NCERT Notes: Mauryan Empire: Reasons For Decline [Ancient Indian History For UPSC]

NCERT notes on important topics for the UPSC Civil Services Exam. These notes will also be useful for other competitive exams like banking PO, SSC, state civil services exams and so on. This article talks about the downfall of the Mauryan empire.

After the death of Emperor Ashoka, the Mauryan Empire collapsed within five decades. There are many reasons given by historians for this disintegration of a once mighty empire. At its zenith, the Mauryan Empire stretched from Afghanistan in the west to Bangladesh in the east. It covered almost the whole Indian subcontinent except present Kerala and Tamil Nadu, and modern-day Sri Lanka. A few years after Ashoka’s death, the weakening of the empire started.

The various reasons for the fall of the Mauryan Empire:

The partition of the Empire
  • After the death of Ashoka, the Mauryan Empire split into two halves – western and eastern parts. This weakened the empire.
  • Kalhana, author of the work Rajatarangini which is an account of Kashmir’s history says that after Ashoka’s death, his son Jalauka ruled over Kashmir as an independent ruler.
  • This partition resulted in invasions from the northwest.

Highly centralised administration
  • Historian Romila Thapar is of the view that the highly centralised administration under the Mauryas became a problem with the later Mauryan kings who were not as efficient administrators as their predecessors.
  • Powerful kings like Chandragupta Maurya and Ashoka could control the administration well. But weak rulers led to a weakening of the administration and ultimately led to the empire’s disintegration.
  • Also, the sheer vastness of the Mauryan Empire meant that there had to be a very effective ruler at the centre who could keep coherent all the regions.
  • A weakening of the central administration coupled with a large distance to communicate also led to the rise of independent kingdoms.

Weak monarchs after Ashoka
  • The successors of Ashoka were weak kings who could not carry the burden of the huge empire that was bequeathed to them.
  • After Ashoka, only six kings could rule over the kingdom for a mere 52 years.
  • The last Maurya king, Brihadratha was overthrown by his own army commander, Pushyamitra.
  • Only the first three kings of the Mauryan Empire were men of exceptional abilities and character. The later kings were no match in quality to their illustrious ancestors.

Independence of the provinces
  • After Ashoka, under the later kings, the centre’s hold over the vast empire began to disintegrate. This led to the emergence of various kingdoms.
  • It is already mentioned that Jalauka ruled over Kashmir independently.
  • Kalinga became independent.
  • According to Tibetan sources, Virasena ruled over Gandhara independently.
  • Vidarbha broke away from Magadha. As per Greek sources, a king named Subhagasena (Sophagasanus) began to rule over the north-western provinces independently.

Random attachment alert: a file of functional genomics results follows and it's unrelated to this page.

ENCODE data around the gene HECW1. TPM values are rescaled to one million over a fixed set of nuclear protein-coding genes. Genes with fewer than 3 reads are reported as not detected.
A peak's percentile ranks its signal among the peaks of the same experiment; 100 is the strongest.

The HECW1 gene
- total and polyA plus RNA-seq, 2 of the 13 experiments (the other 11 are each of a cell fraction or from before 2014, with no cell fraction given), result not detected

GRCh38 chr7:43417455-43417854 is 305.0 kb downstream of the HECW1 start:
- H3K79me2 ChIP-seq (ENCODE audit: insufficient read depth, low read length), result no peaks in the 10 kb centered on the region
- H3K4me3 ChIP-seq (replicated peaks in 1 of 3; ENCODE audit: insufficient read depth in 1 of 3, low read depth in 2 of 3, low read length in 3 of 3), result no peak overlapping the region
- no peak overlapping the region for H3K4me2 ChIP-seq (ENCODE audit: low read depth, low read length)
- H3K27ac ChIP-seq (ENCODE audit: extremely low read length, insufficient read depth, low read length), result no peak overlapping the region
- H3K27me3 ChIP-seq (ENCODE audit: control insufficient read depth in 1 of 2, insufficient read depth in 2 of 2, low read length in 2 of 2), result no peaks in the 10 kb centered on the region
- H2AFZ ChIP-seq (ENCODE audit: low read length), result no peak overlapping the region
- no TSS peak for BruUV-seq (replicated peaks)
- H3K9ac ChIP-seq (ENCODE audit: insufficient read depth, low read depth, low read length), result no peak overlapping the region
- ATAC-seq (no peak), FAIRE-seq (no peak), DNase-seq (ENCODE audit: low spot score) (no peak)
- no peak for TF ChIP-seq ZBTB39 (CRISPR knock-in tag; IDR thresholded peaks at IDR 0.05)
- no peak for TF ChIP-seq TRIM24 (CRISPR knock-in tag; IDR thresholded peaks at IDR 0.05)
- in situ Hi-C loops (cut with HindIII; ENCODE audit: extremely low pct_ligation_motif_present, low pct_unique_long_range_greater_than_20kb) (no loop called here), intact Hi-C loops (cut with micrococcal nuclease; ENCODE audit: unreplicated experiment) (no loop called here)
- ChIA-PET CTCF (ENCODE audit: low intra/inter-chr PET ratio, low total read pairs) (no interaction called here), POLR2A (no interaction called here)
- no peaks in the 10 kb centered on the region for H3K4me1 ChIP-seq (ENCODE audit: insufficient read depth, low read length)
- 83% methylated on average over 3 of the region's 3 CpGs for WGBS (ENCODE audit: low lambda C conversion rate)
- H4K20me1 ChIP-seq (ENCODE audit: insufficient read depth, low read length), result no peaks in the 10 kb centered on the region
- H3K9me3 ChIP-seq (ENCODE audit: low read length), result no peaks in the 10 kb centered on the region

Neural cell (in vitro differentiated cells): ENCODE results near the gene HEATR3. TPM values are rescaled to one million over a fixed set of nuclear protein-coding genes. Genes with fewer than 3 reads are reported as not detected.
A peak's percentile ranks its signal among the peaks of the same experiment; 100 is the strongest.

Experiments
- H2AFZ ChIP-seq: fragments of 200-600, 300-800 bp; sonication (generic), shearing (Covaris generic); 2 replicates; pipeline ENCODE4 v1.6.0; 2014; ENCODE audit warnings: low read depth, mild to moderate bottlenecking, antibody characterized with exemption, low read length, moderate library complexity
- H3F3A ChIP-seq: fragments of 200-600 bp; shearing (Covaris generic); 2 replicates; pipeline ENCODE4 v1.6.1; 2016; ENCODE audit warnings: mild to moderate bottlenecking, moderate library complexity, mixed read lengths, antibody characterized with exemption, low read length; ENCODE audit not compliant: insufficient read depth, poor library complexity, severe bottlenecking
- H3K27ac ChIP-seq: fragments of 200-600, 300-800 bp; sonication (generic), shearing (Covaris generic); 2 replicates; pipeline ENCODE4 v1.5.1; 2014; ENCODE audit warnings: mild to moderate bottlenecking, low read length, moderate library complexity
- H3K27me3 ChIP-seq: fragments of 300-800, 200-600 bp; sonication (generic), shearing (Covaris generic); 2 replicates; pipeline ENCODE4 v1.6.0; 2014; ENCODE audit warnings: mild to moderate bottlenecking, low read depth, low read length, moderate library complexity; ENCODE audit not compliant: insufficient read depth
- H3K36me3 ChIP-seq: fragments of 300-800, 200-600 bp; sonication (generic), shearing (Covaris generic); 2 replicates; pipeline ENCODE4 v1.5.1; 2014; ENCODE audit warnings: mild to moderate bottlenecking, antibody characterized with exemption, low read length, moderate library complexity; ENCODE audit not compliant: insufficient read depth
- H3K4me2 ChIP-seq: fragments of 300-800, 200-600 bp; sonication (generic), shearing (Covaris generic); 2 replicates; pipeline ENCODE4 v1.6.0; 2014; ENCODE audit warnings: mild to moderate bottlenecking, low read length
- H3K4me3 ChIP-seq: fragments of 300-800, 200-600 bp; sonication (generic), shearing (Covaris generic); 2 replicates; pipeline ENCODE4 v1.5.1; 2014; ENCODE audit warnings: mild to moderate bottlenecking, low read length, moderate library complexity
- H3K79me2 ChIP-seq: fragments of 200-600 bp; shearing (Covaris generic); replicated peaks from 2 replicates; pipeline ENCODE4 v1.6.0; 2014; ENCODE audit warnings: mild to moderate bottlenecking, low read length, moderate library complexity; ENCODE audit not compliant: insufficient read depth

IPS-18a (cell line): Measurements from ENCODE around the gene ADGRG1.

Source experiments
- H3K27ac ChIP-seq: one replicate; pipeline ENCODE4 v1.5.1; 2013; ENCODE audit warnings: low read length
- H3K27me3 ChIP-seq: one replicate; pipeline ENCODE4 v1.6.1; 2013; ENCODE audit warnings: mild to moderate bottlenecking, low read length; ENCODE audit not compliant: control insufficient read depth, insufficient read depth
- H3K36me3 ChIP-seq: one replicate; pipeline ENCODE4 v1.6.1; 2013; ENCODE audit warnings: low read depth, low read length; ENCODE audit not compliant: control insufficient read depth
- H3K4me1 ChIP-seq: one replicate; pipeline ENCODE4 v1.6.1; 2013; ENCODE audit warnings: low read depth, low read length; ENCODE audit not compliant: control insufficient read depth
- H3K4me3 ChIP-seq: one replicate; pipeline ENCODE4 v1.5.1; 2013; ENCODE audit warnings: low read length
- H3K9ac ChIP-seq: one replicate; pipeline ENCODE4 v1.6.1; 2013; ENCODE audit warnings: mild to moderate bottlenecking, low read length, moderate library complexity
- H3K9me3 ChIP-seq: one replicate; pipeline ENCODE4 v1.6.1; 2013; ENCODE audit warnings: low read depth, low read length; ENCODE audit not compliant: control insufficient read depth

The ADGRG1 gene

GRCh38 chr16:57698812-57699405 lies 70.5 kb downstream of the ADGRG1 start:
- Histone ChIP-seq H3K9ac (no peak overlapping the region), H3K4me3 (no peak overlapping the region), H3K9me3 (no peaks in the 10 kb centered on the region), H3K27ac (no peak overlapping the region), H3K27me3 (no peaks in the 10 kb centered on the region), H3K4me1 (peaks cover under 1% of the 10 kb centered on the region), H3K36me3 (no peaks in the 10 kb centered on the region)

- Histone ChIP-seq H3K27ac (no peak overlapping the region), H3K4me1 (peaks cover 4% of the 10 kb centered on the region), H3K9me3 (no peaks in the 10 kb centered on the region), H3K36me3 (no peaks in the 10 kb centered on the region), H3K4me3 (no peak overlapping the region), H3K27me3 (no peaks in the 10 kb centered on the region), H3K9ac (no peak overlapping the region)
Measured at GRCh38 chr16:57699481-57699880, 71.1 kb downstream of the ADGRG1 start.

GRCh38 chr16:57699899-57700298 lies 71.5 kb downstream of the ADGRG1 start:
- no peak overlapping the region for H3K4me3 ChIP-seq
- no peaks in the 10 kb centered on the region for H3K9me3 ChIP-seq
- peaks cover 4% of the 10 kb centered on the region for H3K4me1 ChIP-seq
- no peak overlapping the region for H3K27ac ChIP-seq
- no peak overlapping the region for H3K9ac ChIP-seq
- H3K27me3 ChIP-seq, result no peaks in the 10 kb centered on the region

Internal revolt
  • During the rule of Brihadratha, there was an internal revolt led by his army chief Pushyamitra Shunga in about 185 or 186 BC.
  • Bana describes in Harshacharita how Shunga killed Brihadratha during an army parade.
  • This ended the rule of the Mauryas over Magadha and thence started the Shunga dynasty’s rule.

Foreign invasions
  • During the reign of the first three Mauryan kings, no foreign power tried to attack India from the north-west as there was a fear of the mighty Mauryan army.
  • But after Ashoka’s death, the kingdom split up into two. This led to the Greek king Antiochus to attack India unsuccessfully.
  • But in time, foreign tribes attacked and established their kingdoms on Indian soil. The notable ones were the Indo-Greeks, the Sakas and the Kushanas.

Ashoka’s policies
  • Some scholars suggest that Ashoka’s policies of non-violence and pacifism led to the weakening of the empire.
  • Since he stopped waging wars, foreign powers were once again tempted to attack the kingdom.
  • Also, he gave a lot of importance and efforts to the propagation of Buddhism.

Brahminical reaction
  • According to some historians, the Brahmins were unhappy with Ashoka’s unabashed patronage of Buddhism.
  • He had banned animal slaughter which was a sacrifice conducted by the Brahmins.
  • But this theory is refuted because many of Ashoka’s inscriptions talk of respecting Brahmins.
  • Also, Pushyamitra Shunga, a general in the Mauryan army was a Brahmin which proves that they had powerful posts under the Mauryas.

The table below lists a few important articles in continuation with this topic on Ancient Indian History as part of our series of NCERT History of Ancient India notes for UPSC 2019.

 

 

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